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In recent weeks we have seen the Conservative Party blubber about the fishing industry and how it is seeking to protect them. However, nothing could be further from the truth.

They often brandish the EU’s common fisheries policy as the main reason for fisherman hating the EU but the reality is somewhat different than you may think. We heard Ruth at the Conservative Conference saying she had been “talking to fisherman” but the reality is that at £500 a ticket to go to the Tory conference, it was more likely to be the richer fleet owners, not the guys on the ground.

Boris Johnson, Nigel Farage and others like to say that the CFP has “destroyed” the British fishing industry or “halved” the number of British fishermen. In fact, in terms of profits of the big fishing companies, the British industry is one of the most successful in the EU. To understand, we must travel back to before 1983. In those days Scottish Fishing Vessels actually didn’t really fish within Scottish Waters. Instead, they used to fish in the white fish grounds around Iceland. However, they lost the right to those waters as a result of the three cod wars during the 60’s and 70’s when Reykjavik exercised its rights under the UN Constitution on Law of the sea and extended its fishing boundaries to 200 miles from their shores.

It wasn’t, in fact, the EU Fishing Policies but in fact the loss of the grounds around Iceland, indeed when the common fisheries policy was first signed, most fishermen deemed it to be relatively fair.

But the betrayal of Scottish Fishing by the tories pre-dates Margaret Thatcher.
Secret papers, released in 2003, revealed how the Scottish fishing fleet was betrayed by the government in the 70’s under Conservative Prime Minister Ted Heath to enable Britain to sign up to the Common Fisheries Policy. So the damage was done before entering the CFP and during the negotiations for it.
Prime Minister Edward Heath’s officials estimated that up to half the fishermen in Scottish waters – then 4,000 men – could lose their jobs, but the decision was taken to go ahead with plans to sign up because it was believed that the benefits to English and Welsh fishermen would outweigh the disadvantages in Scotland.
In a memo dated 11 December 1970, on the negotiations to sign up to the CFP, the Department of Agriculture and Fisheries for Scotland conceded that the policy would lead to a “weaker and less efficient national fleet”.
A DAFS briefing note warned: “In short, at present it is much easier to see the drawbacks for our fishermen likely to be involved in the Common Fisheries Policy than to be at all positive that there will be benefits to offset, let alone outweigh them.”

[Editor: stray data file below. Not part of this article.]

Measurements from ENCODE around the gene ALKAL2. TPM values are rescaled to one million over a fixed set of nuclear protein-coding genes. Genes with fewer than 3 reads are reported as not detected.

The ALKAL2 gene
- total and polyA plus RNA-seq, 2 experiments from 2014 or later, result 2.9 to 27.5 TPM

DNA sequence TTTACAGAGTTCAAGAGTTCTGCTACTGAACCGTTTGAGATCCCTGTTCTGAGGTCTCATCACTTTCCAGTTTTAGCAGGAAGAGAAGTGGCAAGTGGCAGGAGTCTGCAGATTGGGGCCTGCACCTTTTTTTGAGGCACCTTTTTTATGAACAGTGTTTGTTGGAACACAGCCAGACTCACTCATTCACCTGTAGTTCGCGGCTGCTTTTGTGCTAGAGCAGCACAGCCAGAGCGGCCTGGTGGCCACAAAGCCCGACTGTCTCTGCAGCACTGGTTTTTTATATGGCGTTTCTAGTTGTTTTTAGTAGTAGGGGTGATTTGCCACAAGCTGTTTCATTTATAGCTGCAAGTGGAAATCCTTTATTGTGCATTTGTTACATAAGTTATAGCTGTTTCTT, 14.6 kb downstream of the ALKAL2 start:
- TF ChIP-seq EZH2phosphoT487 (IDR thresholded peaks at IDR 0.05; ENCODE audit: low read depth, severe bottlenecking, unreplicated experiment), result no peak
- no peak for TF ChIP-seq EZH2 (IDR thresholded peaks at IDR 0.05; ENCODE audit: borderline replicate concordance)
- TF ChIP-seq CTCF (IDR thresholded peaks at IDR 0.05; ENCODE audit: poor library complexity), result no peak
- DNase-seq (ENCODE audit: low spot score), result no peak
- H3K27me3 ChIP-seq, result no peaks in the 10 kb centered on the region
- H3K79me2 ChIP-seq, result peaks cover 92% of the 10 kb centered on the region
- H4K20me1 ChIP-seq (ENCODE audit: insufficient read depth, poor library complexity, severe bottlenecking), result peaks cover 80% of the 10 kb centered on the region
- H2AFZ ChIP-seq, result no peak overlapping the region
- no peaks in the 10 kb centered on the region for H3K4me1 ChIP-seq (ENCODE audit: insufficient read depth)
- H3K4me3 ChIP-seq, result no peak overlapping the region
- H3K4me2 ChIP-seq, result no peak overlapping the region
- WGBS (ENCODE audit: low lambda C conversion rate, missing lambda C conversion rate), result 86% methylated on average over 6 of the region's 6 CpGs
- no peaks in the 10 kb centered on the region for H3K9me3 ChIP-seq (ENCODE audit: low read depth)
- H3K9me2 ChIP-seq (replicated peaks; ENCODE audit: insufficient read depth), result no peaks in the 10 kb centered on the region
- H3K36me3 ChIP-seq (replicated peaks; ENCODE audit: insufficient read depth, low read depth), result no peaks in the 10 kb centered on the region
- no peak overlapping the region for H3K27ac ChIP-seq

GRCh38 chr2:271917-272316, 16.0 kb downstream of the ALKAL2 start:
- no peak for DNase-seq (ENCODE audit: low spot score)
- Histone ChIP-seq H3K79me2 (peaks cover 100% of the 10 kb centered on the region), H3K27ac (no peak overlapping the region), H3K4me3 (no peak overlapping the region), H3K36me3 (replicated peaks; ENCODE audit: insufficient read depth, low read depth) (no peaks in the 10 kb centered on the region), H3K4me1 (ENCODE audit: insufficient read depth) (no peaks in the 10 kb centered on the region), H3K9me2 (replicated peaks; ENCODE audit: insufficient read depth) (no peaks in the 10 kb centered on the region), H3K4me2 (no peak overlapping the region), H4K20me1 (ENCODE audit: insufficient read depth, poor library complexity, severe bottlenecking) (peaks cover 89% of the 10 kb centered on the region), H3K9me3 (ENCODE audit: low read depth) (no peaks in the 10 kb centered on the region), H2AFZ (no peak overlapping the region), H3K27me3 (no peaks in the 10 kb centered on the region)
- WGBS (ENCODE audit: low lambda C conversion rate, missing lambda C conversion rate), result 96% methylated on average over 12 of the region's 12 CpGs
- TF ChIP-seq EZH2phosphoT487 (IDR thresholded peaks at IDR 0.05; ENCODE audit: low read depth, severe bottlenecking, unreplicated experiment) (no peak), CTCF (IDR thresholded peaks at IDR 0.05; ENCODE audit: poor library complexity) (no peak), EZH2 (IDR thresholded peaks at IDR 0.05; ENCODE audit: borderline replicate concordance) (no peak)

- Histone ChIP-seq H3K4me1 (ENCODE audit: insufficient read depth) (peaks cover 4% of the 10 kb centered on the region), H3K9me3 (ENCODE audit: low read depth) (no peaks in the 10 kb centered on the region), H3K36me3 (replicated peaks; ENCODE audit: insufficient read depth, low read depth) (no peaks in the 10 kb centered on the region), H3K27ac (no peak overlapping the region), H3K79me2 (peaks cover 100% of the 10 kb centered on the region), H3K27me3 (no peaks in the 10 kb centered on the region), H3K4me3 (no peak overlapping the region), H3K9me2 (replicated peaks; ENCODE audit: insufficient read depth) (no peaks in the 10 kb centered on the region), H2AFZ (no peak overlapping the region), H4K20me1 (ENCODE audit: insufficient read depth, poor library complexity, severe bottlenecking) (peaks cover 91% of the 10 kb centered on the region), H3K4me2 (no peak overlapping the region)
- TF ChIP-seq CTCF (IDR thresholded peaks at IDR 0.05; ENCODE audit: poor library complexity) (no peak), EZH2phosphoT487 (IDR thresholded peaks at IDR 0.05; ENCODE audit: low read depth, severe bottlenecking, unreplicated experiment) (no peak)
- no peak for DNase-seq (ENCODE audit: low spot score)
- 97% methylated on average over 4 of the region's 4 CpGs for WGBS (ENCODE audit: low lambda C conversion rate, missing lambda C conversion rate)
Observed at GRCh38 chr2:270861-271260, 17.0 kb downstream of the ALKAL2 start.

Another DAFS paper in July 1970 warned that the small boat section of the Scottish industry would be damaged and the benefits might not outweigh the disadvantages. It said the small boats were more likely to be affected because they were “less enterprising and less mobile”.
Alex Smith, the president of the Scottish Fishermen’s Federation, said that the release of the secret papers had only served to confirm what Scottish fishermen had always suspected – the Scottish fleet was expendable.
 He said: “I have never doubted that that was what happened. No-one seemed to care about the Scottish fishing industry and at one time there wasn’t even going to be even a three-mile limit for Scottish boats.
“I was a skipper in Arbroath at the time we joined the Common Market. There was no such thing as a fishermen’s federation in those days and it was fishermen in Arbroath who began opposing the plan.
“I was on our committee and we organised a big meeting, attended by 200 fishermen from the north and west and all over. And it was out of that we managed to negotiate the ten-year 12-mile limit.” But he added: “The reality is that it is done and dusted and although it won’t look good for the politicians and civil servants who were involved at the time, the question is what we can do about it now.
“If it jolts our present day politicians into giving some sympathy and support to the industry because they have a conscience about what happened in the past then that might be helpful. “
But of course, we now know that this assistance was never forthcoming, Westminster has always considered the Scottish Fishing Fleet expendable, indeed the First Tory Brexit white paper specifically mentions putting the Scottish Fishing Fleet on the table for EU negotiations. It is a case of them betraying the Fisherman on the way in and now they are doing it on the way out.
The only people who are actually fussed about the CFP are the rich fleet owners and senior directors in the industry, it being that suspension of the CFP means that they will be able to pull what they want out of the water. The problem lies in that the CFP was specifically designed to make fishing sustainable without completely wiping out the stocks. A return to the days of being able to pull what they want out of the water will no doubt make vast sums of money for the wealth but it will destroy the fish stocks in the protest, meaning that smaller fishing boats will be out of business before long. Of course this will be no concern to someone who has made millions from pillaging the seas. It really is a Tory policy, make vast sums of money and spend now, then leave the mess for other generations to clean up.
The problem is that once the stocks are gone, they are gone. They require quotas to ensure that there is always going to be fish stores for future generations, something which the CFP in consort with certain environmental policies has seen an increase and recovery in the current stock.
So far from standing up for Fishermen, the Tories are responsible for their current situation.
About author
Martin Keatings

Martin Keatings

Pro-Independence Activist